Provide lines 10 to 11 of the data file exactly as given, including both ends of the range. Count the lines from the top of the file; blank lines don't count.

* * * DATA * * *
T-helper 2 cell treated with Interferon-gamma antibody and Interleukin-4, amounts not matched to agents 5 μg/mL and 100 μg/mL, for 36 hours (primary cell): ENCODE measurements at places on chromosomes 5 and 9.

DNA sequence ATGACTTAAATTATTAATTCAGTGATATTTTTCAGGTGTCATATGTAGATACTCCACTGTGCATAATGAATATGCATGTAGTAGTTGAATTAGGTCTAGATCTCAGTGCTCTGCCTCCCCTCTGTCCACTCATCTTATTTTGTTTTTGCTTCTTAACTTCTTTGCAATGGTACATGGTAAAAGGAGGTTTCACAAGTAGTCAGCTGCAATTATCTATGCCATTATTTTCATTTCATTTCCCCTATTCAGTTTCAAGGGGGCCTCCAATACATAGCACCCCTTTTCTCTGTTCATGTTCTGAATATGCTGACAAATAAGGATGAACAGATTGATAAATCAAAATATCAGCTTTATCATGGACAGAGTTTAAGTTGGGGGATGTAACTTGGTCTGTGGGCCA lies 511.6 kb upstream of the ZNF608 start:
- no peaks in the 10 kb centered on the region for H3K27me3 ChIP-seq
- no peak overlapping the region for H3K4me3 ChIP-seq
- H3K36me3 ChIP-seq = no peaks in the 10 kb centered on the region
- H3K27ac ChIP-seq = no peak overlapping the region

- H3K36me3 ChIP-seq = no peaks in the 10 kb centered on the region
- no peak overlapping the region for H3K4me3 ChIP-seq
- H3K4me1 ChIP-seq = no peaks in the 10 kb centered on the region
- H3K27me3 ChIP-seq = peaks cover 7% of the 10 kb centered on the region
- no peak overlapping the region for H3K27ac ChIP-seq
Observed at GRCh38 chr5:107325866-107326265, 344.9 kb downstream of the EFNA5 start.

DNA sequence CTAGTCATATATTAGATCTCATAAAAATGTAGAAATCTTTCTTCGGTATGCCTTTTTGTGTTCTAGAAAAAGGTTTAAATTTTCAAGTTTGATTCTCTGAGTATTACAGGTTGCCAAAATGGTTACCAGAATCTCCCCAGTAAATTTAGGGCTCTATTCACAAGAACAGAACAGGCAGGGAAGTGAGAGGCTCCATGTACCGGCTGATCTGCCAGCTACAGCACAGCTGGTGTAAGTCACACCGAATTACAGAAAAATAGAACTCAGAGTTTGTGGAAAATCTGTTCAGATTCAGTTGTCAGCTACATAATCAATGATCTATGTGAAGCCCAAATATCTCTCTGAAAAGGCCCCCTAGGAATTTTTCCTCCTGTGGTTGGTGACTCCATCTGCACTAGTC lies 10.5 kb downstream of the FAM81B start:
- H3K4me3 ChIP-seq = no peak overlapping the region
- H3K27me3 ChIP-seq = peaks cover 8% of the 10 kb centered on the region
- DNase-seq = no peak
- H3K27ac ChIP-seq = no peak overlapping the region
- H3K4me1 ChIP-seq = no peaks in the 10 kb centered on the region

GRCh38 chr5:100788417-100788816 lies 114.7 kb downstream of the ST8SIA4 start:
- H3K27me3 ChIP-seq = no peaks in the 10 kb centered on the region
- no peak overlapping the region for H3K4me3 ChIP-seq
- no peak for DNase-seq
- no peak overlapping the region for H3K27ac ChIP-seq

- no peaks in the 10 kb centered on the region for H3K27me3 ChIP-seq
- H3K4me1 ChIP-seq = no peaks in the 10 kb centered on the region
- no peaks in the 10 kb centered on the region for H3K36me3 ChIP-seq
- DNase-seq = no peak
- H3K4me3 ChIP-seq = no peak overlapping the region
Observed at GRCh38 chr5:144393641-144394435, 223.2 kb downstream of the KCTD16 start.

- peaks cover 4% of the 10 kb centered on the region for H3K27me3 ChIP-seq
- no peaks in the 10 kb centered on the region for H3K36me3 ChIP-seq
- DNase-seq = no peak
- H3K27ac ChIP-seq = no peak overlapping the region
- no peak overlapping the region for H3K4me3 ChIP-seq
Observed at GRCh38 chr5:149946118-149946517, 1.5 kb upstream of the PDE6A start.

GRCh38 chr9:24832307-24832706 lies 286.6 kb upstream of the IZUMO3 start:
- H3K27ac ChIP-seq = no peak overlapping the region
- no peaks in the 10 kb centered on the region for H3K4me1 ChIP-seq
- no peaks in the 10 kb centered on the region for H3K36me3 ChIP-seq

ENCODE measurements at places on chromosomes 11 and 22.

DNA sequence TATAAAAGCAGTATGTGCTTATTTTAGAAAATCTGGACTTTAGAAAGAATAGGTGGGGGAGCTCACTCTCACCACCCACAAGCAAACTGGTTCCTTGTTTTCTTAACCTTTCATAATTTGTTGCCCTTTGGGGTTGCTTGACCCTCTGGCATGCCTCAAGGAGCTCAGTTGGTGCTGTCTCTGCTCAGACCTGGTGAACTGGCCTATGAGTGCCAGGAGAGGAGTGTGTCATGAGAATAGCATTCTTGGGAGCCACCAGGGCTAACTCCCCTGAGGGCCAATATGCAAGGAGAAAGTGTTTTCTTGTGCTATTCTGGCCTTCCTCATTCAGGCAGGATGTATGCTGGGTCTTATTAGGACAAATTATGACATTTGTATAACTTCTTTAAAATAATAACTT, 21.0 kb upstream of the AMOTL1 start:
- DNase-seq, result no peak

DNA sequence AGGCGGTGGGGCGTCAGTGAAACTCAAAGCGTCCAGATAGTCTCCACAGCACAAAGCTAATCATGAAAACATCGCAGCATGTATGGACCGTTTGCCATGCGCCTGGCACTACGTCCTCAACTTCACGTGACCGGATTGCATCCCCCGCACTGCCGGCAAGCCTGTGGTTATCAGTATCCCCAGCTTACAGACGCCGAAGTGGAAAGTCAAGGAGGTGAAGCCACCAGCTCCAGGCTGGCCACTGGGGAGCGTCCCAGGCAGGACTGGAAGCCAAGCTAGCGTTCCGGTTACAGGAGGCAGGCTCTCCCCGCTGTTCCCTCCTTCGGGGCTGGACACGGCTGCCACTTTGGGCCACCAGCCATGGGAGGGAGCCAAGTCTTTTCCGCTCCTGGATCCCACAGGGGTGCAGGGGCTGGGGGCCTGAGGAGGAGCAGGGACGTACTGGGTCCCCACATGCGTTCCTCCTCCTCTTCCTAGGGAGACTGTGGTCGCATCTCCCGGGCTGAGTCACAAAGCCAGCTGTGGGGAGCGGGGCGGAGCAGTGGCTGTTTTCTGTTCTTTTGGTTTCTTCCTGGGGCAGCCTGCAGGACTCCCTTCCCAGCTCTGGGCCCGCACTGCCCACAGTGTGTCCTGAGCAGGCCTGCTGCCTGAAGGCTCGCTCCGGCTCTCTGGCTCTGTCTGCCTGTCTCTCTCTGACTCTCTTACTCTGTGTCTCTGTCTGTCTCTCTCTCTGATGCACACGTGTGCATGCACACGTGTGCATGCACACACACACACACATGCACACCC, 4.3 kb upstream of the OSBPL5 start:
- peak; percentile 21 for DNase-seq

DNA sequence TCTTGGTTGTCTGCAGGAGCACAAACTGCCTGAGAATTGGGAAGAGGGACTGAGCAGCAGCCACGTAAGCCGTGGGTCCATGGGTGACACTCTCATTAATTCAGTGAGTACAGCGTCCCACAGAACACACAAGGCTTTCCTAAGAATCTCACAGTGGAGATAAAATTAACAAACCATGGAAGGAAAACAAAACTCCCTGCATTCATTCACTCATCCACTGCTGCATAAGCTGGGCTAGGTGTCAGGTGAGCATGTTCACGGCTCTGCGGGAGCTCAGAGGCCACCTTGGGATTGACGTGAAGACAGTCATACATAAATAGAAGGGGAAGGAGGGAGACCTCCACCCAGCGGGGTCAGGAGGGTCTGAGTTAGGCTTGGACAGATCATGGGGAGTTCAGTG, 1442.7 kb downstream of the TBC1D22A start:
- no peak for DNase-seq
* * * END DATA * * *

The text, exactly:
- H3K27me3 ChIP-seq = peaks cover 7% of the 10 kb centered on the region
- no peak overlapping the region for H3K27ac ChIP-seq